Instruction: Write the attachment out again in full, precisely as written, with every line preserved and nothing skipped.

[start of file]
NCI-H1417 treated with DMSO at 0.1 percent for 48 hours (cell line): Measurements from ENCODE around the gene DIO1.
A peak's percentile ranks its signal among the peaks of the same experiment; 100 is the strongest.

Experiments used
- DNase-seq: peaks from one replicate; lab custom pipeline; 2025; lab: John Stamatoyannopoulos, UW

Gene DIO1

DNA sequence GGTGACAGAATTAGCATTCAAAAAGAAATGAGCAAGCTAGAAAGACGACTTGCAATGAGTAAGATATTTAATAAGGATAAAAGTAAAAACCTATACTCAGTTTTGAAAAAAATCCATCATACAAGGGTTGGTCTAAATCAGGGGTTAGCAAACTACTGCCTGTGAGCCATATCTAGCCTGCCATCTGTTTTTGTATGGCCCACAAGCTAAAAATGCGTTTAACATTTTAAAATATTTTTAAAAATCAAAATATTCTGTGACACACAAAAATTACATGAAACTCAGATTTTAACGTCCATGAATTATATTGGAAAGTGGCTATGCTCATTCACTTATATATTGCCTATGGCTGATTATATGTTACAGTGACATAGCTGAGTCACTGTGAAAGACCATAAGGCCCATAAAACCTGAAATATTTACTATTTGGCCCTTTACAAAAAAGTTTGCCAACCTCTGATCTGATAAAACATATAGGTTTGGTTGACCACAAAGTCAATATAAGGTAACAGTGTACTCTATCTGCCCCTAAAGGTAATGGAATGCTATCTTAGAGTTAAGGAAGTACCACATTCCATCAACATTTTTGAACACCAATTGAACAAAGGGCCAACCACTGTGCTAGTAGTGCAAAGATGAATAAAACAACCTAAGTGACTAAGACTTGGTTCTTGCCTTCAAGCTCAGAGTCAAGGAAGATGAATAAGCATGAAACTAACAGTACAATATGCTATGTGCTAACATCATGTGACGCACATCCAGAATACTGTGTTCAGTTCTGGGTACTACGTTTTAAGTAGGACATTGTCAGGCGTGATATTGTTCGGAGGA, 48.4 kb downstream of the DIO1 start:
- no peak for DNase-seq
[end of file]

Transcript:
NCI-H1417 treated with DMSO at 0.1 percent for 48 hours (cell line): Measurements from ENCODE around the gene DIO1.
A peak's percentile ranks its signal among the peaks of the same experiment; 100 is the strongest.

Experiments used
- DNase-seq: peaks from one replicate; lab custom pipeline; 2025; lab: John Stamatoyannopoulos, UW

Gene DIO1

DNA sequence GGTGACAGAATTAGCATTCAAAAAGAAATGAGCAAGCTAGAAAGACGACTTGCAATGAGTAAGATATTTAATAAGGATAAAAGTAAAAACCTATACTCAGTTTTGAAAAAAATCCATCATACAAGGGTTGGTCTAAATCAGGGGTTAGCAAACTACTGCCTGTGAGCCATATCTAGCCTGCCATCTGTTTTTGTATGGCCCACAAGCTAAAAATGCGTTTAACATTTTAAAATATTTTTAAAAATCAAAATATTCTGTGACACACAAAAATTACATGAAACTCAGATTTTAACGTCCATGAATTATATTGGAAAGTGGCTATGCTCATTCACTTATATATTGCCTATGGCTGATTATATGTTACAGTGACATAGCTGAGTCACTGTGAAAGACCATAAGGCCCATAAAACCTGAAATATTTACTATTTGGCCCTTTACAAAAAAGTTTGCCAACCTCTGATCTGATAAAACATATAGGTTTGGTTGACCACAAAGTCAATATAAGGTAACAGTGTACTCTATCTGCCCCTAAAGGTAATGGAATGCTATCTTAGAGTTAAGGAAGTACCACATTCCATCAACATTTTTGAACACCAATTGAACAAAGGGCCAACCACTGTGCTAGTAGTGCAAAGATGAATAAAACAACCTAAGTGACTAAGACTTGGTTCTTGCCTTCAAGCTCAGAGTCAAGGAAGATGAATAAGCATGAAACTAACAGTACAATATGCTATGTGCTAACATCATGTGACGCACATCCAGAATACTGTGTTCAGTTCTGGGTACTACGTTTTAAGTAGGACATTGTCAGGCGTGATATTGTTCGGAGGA, 48.4 kb downstream of the DIO1 start:
- no peak for DNase-seq